Students in the community

University of Leeds’ students are a great asset to the city. Their knowledge, skills and ideas contribute to making Leeds the vibrant, culturally rich and innovative city it is today.

During their time in Leeds, we encourage students to think beyond their studies and to become responsible citizens who positively contribute to the communities where they live and work. This means everything from organising and taking part in events, to being responsible neighbours or volunteering for local organisations.

Recognising student impact

Though the vast majority of our students add value to their local communities, we recognise that sometimes there can also be negative impacts associated with young students, who are often new to independent living. Some of the local challenges we face involve noise, waste and parking.

The role of the Sustainability Service is to engage with our neighbouring communities, help our students to integrate and foster positive behaviour. Where necessary we will also address the potential negative effects on the wider community.

To stay up to date on our latest community news and initiatives or to find out more information, sign up to our Community Newsletter or contact Amanda Jackson.

Student Citizenship

Our Student Citizenship Programme has been developed to engage and support our students and make sure their time in Leeds is positive for both them and their communities.

Student engagement initiatives take place over the academic year in response to ongoing, as well as emerging, student and community needs. We work with a number of strategic partners, including Leeds University Union, Leeds City Council, Leeds Beckett University, Police and community representatives.

The Students and their Community report sets out the University’s unique approach to engaging our students as responsible and active citizens. This includes our procedures with handling any issues and complaints registered from the local community, involving our students.

If you need to report negative student behaviour, please get in touch through our Neighbourhood Helpline or read our Neighbourhood Helpline FAQs.

If you’re a student looking for information about your new accommodation or community, check out our guide to making the most of your time in Leeds.

Students in their community complaint process

The disciplinary process if students receive community complaints.

Stage one

Identification of the University of Leeds student involvement with community issues

Issues are registered with the University through the process detailed in the Neighbourhood Helpline Code. Where our students have been identified as living at a property implicated for causing a neighbourhood issue, the Sustainability Service initiate the University process with handling community complaints.

Assessment of issue impact

The University assess the severity and impact of the incident reported before determining the best course of action. There are three impacts that have different outcomes: minor, moderate, and major.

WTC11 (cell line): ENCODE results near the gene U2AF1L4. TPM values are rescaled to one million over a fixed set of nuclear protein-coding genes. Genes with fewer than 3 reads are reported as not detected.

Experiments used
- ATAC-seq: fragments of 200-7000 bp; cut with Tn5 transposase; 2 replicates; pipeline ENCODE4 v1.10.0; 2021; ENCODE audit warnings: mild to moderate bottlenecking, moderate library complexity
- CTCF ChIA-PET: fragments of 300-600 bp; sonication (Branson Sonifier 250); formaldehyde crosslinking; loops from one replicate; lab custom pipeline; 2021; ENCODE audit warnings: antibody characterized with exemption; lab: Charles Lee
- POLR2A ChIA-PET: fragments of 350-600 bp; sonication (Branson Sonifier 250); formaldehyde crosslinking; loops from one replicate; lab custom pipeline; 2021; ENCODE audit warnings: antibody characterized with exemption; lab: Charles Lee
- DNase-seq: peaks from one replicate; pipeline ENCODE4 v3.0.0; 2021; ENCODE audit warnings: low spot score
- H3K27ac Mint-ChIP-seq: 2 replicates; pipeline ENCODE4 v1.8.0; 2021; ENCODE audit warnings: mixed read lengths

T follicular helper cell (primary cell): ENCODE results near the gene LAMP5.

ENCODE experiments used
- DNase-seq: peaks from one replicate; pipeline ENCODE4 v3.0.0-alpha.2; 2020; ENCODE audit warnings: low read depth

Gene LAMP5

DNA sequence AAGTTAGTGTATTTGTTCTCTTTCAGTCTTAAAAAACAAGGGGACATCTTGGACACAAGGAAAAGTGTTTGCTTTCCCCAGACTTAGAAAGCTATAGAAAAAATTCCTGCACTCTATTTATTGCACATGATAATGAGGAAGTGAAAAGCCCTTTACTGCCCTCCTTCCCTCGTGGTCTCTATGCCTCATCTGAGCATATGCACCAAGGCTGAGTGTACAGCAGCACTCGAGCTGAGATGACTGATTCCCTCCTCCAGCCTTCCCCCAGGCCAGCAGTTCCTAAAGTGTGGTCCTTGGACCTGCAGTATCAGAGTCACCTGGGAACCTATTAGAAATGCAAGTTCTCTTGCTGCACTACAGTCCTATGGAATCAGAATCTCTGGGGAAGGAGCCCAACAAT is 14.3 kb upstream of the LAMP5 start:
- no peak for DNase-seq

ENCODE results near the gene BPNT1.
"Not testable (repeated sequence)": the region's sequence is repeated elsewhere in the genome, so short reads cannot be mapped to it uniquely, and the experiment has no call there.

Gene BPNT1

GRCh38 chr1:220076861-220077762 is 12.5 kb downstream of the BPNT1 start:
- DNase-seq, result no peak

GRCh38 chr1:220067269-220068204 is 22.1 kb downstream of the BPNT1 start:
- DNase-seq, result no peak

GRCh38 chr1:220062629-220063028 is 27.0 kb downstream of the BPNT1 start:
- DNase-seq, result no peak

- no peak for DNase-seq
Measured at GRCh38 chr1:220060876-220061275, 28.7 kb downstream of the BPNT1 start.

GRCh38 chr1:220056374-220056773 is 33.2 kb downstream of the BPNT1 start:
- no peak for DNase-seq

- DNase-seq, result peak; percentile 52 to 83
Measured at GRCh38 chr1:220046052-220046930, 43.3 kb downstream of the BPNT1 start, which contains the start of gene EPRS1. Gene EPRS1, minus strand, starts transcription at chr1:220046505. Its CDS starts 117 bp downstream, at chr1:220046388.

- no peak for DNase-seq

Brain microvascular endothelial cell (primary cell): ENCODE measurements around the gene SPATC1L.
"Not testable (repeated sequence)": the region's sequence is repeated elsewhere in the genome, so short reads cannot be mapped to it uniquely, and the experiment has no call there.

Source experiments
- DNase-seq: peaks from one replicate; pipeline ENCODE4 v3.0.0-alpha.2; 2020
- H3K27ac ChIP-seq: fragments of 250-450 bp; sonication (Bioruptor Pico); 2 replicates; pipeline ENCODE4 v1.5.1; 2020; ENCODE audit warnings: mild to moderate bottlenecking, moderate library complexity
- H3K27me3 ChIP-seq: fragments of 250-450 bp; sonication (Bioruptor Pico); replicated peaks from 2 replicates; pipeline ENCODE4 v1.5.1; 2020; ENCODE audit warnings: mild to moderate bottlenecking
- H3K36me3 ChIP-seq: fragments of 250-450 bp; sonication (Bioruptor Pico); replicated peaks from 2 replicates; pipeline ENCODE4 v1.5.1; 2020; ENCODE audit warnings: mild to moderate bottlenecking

Stage two

Contact made with students involved

All students identified as living at the property are contacted through a letter. This details the allegation and provides guidance on living locally and the University and Leeds City Council processes and sanctions if further complaints are registered. If the issue was a minor impact and the students receive no further complaints then the disciplinary process ends here. However, if they receive further complaints they will be invited to Good Citizenship Training.

Stage three

Good citizenship training

If the issue was moderate or if students receive further complaints after stage one, students will be invited to Good Citizenship Training. Students that fail to attend the training will be referred to the Head of Student Cases.

All students identified as living at the property are contacted through a letter and email to invite them to attend citizenship training. The letter details the allegations, provides guidance on resident responsibilities and details the University and Leeds City Council processes for responding to neighbourhood issues.

This workshop has been developed to give students a better understanding of their role and responsibilities in society and how to make a positive contribution to the local community.

This includes guidance on how to manage conflict with others, identify solutions to neighbourhood disputes, understand the consequences and impacts of nuisance behaviours and help them to prevent further situations that would result in further complaints.

At the end of the workshop, participants will be able to:

  • State their need for training around good citizenship;
  • Describe the rights and responsibilities of citizens and the sanctions should these be breached. Including Leeds City Council and University sanctions for community conduct.
  • Describe the impact anti-social behaviour has on people, businesses and organisations in the community;
  • Describe examples of anti-social behaviour and the solutions to resolve situations; and
  • Describe how they might contribute positively to their community and articulate actions to enable them to make such a contribution.

Stage four

Referral to the Head of Student cases

If the complaint was classed as having a major impact or if students have attended the training and receive further complaints they will be directly referred to the Head of Student cases.

Student behaviour to be considered under the General Disciplinary Regulations.

United Nations Sustainable Development Goals

We use the United Nations Sustainable Development Goals (SDGs) as a framework to guide our activity. Our students in the community work is linked to the following SDGs:

  • Goal 3: Good health and well-being
  • Goal 11: Sustainable cities and communities
  • Goal 16: Peace, justice and strong institutions

Find out more about our impact on the SDGs.